One person who has seen tons of discus fish from many geographic locations, but who believes there is but a single species, is Marc Weiss, proprietor of World Wide Fish Farms in Florida, which specializes in both wild and cultivated discus. In his recent article (Weiss 1995) he suggests that wild discus not only exhibit dramatic populational variation, but additional variation of a different sort.

Discus are cichlid fish live in family groups of about 400 individuals (Bleher 1995b) typically clustered around submerged wood, and are unlikely to cross open water. Thus, they have a rather disjointed, patchy distribution along the river. It is not surprising, therefore, that in the absence of much exchange of individuals among family groups — and the resulting lack of interbreeding — genetic drift and/or selection causes many of these sub-populations to diverge markedly from each other in coloration and other details. Moreover, each sub-population demonstrates its own range of colorational variation amongst its individuals, which may be considerable (Weiss 1995).

Weiss suggests that commercial collectors in the past have artificially categorized and sorted the various color “morphs,” often in an attempt to protect the identities of prime collecting spots. In particular, he (Weiss 1995, Mazeroll and Weiss 1995) asserts that the very fish Schultz (1960) based his description of the subspecies S. aequifasciatus haraldi (blue discus) on is not typical of the fish usually collected from that site provided in the description as the type-locality.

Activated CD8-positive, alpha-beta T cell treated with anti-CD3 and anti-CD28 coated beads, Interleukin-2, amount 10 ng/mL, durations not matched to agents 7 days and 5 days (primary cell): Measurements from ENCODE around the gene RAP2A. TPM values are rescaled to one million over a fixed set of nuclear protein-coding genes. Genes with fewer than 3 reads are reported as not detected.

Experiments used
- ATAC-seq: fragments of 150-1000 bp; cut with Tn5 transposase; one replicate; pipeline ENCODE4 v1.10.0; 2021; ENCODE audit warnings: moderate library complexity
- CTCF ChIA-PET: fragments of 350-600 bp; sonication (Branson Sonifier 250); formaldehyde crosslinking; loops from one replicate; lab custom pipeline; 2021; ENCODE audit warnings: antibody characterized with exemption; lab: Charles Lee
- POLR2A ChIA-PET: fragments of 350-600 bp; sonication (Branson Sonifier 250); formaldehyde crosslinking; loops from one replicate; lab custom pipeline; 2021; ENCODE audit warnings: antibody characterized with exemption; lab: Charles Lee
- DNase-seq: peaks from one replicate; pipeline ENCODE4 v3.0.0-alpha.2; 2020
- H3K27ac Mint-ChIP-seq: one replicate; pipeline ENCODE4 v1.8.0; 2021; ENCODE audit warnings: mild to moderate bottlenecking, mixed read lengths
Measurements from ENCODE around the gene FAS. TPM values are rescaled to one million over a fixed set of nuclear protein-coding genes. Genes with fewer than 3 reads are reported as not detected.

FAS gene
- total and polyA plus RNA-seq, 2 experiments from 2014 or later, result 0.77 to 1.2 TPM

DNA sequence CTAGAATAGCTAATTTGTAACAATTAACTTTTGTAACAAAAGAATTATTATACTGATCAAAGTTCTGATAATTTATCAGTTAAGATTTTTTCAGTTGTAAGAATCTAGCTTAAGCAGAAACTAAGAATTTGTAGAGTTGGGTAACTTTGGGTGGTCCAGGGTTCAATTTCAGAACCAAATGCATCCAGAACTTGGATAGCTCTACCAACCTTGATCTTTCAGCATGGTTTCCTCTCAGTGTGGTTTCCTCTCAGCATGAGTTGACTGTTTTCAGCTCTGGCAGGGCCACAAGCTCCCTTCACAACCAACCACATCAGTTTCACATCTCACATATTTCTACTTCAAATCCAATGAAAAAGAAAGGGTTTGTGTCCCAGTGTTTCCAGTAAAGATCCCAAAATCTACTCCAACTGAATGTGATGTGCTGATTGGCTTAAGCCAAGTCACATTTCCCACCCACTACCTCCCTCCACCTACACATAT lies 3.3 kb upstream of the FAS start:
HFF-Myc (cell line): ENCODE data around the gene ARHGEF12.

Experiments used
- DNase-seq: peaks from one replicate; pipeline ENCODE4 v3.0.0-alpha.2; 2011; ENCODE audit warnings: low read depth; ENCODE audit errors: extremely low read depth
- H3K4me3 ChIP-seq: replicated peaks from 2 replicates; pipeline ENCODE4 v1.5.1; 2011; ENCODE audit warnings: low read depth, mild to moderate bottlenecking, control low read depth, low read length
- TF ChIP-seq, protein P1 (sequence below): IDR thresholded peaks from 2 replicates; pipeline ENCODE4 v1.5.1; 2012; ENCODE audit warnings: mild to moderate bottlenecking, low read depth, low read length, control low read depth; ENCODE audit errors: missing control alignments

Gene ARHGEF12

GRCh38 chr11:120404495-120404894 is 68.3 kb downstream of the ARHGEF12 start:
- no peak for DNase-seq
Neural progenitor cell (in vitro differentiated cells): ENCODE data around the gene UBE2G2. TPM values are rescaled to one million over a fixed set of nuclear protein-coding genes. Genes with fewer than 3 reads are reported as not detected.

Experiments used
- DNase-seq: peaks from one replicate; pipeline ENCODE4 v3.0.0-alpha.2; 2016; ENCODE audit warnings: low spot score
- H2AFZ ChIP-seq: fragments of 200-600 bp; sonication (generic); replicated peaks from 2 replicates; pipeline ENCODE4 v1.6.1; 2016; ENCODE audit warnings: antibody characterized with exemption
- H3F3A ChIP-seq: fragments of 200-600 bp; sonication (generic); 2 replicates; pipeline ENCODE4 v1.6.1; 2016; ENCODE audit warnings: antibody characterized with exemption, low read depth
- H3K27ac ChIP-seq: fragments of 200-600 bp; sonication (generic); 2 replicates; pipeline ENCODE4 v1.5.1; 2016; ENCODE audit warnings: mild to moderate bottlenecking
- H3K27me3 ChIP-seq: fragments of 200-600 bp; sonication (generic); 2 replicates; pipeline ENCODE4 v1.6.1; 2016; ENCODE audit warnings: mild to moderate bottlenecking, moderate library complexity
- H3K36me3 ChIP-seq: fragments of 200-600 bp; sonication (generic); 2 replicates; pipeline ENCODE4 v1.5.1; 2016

Even S. discus, the Heckel discus (as defined above), is highly variable according to Weiss. Some lack the central vertical stripe. Moreover, S. aequifasciatus with prominent Heckel-like central stripes (and with very faded bars — two through four and six through eight) are not uncommon. Check out the color photos that accompany his articles (Weiss 1995; Mazeroll and Weiss 1995).

I’ve seen a videotape of some of these fish (courtesy of Weiss) and, yes, they look like “browns” or “blues” with Heckel bars. Are these hybrids? Perhaps. Interbreedings between Heckels and blues have been reported in the literature (Silva and Kotlar 1980, Burgess 1991, Mazeroll and Weiss 1995) and occasionally advertised for sale by commercial breeders.

Or perhaps there is but a single species: S. discus. Weiss (Mazeroll and Weiss 1995) notes that only one specimen of S. discus was examined by Schultz (1960), whereas more than 50 specimens of S. aequifasciatus were examined when Schultz (1960) reevaluated the genus. While Schultz (according to Weiss) examined 10 physical characters (diagnostic numbers of scales and fin rays), only one of these — the number of scale rows from the operculum to the base of the caudal fin — clearly distinguished the two species. Perhaps, as Weiss suggests, if more specimens of S. discus had been examined by Schultz, the two “species” might have shown overlap in this characteristic as well. Clearly more work is needed, some of which has been suggested by Mazeroll and Weiss 1995 (e.g., DNA sequencing and chromosomal typing) and is currently underway. Scientists and hobbyists who care to resolve this taxonomic question eagerly await the results, as do I.

Wild Discus at Home (Native Habitat)